Immunodeficiency–centromeric instability–facial anomalies syndrome

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ICF syndrome
Classification and external resources
OMIM 242860
DiseasesDB 32366

ICF syndrome (or Immunodeficiency, Centromere instability and Facial anomalies syndrome)[1] is a very rare autosomal recessive[2] immune disorder.

Characteristics[edit]

It is characterized by variable reductions in serum immunoglobulin levels which cause most ICF patients to succumb to infectious diseases before adulthood. ICF syndrome patients exhibit facial anomalies which include hypertelorism, low-set ears, epicanthal folds and macroglossia.

Genetics[edit]

Immunodeficiency–centromeric instability–facial anomalies syndrome has an autosomal recessive pattern of inheritance.

ICF syndrome can be caused by a mutation in the DNA-methyltransferase-3b (Dnmt3b) gene, located on chromosome 20q11.2.[3][4] The disease is inherited in an autosomal recessive manner.[2]

See also[edit]

References[edit]

  1. ^ Online 'Mendelian Inheritance in Man' (OMIM) 242860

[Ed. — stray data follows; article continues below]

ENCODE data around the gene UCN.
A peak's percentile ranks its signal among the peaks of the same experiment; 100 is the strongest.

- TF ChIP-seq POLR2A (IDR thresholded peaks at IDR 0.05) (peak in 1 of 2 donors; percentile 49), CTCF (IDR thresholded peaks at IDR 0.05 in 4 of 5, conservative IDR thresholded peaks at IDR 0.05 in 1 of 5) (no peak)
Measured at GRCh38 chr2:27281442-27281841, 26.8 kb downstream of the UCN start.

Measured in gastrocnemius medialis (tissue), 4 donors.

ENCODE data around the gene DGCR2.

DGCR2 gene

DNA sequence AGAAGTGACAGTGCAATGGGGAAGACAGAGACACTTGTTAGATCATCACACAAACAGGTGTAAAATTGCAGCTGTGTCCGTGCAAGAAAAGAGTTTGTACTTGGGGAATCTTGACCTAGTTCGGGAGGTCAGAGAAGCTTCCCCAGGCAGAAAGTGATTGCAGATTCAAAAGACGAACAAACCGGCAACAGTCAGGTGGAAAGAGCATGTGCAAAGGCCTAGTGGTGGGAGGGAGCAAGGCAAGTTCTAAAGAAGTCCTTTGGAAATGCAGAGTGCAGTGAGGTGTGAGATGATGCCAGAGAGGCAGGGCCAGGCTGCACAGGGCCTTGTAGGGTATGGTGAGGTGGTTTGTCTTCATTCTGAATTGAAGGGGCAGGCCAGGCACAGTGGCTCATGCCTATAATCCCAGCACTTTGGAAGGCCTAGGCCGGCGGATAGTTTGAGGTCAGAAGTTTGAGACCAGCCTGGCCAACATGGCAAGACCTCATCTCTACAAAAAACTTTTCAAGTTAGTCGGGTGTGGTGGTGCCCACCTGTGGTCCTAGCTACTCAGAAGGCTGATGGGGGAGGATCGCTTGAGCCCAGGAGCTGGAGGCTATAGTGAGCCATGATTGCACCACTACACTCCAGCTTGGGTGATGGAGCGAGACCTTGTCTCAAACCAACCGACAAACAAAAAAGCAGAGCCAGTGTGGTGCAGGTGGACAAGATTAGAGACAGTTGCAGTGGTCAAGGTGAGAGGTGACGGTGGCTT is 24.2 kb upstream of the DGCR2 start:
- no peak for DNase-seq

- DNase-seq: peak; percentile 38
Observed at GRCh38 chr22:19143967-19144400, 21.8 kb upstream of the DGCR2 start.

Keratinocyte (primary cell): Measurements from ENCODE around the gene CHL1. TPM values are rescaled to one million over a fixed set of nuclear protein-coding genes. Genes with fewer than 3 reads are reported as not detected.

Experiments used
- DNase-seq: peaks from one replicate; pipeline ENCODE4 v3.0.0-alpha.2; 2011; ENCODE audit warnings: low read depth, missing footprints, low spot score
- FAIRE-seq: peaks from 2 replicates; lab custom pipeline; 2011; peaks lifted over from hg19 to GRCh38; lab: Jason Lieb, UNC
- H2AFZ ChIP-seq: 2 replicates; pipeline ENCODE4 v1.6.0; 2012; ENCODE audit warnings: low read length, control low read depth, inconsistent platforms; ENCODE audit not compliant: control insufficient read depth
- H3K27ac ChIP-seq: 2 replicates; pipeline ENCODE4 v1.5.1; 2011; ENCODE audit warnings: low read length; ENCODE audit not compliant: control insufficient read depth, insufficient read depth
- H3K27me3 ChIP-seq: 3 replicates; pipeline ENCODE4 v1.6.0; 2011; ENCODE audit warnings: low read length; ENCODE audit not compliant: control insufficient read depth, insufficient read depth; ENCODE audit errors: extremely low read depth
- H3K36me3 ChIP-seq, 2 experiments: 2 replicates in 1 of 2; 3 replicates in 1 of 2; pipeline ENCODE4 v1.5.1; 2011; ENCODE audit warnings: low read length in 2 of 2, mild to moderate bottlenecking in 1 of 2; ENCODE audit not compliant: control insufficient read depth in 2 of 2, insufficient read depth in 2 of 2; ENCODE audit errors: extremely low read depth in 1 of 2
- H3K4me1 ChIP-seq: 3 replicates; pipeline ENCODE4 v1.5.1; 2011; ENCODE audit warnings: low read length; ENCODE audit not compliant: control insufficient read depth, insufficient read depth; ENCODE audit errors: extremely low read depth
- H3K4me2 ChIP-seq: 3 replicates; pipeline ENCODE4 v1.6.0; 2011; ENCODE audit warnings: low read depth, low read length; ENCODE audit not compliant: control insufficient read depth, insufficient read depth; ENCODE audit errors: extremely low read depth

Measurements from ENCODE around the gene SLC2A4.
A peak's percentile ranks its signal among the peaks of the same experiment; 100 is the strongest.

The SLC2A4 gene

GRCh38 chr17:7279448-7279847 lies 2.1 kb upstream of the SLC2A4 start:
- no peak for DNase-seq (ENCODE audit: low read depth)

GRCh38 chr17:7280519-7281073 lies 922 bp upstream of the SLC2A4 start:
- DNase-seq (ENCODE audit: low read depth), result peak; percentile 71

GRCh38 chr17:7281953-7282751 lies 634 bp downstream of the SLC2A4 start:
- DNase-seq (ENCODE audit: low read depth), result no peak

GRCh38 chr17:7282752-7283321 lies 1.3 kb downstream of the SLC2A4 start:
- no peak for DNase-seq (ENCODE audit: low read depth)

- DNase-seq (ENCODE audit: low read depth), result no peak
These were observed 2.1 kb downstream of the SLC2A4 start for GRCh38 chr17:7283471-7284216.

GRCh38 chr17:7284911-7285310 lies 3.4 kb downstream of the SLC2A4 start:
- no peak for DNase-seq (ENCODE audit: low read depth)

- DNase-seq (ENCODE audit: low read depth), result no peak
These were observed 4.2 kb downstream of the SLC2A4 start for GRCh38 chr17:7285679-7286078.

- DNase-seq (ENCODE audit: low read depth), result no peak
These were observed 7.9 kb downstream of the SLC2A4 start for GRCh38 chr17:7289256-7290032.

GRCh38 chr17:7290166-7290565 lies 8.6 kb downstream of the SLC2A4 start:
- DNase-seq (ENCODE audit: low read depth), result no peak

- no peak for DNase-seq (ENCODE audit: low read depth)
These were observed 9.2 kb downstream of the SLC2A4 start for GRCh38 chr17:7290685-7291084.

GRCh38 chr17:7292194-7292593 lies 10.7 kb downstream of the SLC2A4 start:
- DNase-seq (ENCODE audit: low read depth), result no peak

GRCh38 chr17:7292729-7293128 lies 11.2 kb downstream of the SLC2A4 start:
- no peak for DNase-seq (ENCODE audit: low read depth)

2. ^ a b Brown, Dc; Grace, E; Sumner, At; Edmunds, At; Ellis, Pm (October 1995). "ICF syndrome (immunodeficiency, centromeric instability and facial anomalies): investigation of heterochromatin abnormalities and review of clinical outcome". Human Genetics 96 (4): 411–6. doi:10.1007/BF00191798. PMID 7557962. 
  3. ^ Jiang, Yl; Rigolet, M; Bourc'His, D; Nigon, F; Bokesoy, I; Fryns, Jp; Hultén, M; Jonveaux, P; Maraschio, P; Mégarbané, A; Moncla, A; Viegas-Péquignot, E (January 2005). "DNMT3B mutations and DNA methylation defect define two types of ICF syndrome". Human Mutation 25 (1): 56–63. doi:10.1002/humu.20113. PMID 15580563. 
  4. ^ Online 'Mendelian Inheritance in Man' (OMIM) 602900

External links[edit]

  • Orphanet Journal of Rare Diseases link to ICF syndrome [1]